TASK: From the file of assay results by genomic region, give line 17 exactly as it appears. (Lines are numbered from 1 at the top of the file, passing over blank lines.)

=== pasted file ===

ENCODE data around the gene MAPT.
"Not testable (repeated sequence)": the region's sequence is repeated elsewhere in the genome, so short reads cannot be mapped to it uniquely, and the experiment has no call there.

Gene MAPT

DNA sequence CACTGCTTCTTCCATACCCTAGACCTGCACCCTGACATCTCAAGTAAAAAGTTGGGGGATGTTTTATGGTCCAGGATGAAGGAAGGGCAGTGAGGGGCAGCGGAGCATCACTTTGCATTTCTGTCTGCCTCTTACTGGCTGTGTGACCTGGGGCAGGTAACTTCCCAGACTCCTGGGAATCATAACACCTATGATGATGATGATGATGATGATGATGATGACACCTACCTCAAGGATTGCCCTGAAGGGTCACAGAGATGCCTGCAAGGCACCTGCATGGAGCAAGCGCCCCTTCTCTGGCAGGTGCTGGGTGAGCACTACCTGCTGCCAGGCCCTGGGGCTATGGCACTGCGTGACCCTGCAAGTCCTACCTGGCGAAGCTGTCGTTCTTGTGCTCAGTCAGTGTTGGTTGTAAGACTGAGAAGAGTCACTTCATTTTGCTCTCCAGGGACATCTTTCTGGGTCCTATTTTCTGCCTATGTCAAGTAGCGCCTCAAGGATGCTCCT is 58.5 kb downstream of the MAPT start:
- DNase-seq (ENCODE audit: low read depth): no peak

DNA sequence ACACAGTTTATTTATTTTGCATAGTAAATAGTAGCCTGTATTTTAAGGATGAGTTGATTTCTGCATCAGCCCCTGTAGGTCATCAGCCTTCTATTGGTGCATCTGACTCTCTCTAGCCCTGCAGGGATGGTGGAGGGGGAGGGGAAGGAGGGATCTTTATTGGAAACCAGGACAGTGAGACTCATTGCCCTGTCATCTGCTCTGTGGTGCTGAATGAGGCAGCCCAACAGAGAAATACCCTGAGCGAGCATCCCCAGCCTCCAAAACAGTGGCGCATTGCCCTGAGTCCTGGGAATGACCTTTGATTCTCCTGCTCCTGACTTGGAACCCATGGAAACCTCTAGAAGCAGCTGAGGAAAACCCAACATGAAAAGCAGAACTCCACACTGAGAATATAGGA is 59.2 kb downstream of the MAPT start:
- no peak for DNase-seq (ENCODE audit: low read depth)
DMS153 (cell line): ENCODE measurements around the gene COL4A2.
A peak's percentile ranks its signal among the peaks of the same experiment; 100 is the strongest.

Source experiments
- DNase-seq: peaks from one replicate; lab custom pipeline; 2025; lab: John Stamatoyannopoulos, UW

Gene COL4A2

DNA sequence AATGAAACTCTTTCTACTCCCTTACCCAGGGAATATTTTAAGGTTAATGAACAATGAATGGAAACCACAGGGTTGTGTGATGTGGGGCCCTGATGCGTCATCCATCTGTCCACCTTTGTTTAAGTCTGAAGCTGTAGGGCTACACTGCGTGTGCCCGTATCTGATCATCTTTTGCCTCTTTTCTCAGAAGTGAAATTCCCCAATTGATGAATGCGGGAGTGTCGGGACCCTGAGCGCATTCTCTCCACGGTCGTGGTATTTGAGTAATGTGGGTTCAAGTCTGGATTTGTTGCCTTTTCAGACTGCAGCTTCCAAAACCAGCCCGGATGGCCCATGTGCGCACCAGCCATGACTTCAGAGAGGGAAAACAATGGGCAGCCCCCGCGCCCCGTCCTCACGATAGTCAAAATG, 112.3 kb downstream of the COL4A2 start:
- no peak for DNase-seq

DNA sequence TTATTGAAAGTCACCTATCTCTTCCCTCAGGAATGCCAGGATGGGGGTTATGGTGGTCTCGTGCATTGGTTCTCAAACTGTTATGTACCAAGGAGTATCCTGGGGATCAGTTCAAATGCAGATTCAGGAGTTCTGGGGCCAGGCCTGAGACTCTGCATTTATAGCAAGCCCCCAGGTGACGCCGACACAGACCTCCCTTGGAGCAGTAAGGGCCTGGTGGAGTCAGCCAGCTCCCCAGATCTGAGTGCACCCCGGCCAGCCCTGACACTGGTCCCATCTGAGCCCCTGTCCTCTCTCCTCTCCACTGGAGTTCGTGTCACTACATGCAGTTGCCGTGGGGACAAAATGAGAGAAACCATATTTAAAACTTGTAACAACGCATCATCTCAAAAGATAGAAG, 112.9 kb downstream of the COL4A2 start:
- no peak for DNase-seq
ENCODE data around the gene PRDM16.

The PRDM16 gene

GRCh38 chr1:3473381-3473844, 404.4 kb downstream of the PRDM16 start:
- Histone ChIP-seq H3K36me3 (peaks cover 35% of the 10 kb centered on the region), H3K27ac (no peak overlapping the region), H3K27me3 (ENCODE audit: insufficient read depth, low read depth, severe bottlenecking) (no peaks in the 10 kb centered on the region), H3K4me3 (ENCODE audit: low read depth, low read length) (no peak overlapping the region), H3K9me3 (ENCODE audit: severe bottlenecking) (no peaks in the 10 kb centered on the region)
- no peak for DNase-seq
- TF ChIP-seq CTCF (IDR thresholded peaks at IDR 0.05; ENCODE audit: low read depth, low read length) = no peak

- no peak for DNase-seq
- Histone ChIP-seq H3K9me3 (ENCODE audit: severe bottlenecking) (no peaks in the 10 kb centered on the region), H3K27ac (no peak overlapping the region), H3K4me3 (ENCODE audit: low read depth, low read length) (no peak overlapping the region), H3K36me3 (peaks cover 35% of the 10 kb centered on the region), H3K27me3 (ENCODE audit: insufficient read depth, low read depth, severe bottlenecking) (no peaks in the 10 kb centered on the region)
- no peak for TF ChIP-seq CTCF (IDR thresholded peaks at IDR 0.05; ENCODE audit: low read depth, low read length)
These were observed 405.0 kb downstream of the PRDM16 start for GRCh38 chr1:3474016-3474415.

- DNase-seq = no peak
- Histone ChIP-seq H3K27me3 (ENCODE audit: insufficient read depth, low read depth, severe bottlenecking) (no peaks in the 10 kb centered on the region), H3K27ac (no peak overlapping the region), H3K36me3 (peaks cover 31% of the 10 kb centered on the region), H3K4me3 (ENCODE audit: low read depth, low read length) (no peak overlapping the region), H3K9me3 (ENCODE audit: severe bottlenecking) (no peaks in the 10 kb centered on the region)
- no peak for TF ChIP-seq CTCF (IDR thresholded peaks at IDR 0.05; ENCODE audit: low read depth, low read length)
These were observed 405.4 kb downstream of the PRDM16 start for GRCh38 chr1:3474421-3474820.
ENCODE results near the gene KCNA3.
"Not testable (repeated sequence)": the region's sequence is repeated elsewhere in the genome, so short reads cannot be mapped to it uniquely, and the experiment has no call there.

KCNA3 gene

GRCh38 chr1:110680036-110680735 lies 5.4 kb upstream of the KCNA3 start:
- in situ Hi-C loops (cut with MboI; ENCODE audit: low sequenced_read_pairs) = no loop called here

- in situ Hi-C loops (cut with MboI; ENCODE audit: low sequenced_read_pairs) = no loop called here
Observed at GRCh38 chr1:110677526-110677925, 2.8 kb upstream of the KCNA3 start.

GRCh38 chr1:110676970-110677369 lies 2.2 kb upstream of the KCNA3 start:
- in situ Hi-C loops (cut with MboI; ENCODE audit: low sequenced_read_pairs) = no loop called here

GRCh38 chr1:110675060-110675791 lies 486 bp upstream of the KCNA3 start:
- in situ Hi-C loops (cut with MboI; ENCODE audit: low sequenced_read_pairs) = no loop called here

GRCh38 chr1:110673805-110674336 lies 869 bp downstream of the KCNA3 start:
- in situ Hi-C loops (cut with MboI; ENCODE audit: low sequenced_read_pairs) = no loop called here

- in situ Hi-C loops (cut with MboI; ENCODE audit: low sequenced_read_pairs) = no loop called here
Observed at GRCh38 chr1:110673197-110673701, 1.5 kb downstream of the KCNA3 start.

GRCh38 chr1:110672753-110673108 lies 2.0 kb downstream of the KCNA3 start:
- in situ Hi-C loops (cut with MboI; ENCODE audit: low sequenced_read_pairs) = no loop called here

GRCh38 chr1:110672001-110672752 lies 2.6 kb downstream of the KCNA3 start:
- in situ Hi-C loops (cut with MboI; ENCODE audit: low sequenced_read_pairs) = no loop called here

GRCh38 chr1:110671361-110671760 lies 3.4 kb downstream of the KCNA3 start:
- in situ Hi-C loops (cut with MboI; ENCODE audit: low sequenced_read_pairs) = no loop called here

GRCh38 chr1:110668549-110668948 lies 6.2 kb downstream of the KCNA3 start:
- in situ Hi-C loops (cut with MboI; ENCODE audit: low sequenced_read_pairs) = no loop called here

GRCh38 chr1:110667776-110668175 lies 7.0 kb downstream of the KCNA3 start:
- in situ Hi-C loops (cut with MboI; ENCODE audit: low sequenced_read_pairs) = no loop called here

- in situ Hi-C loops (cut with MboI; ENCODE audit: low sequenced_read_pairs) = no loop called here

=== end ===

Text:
ENCODE data around the gene PRDM16.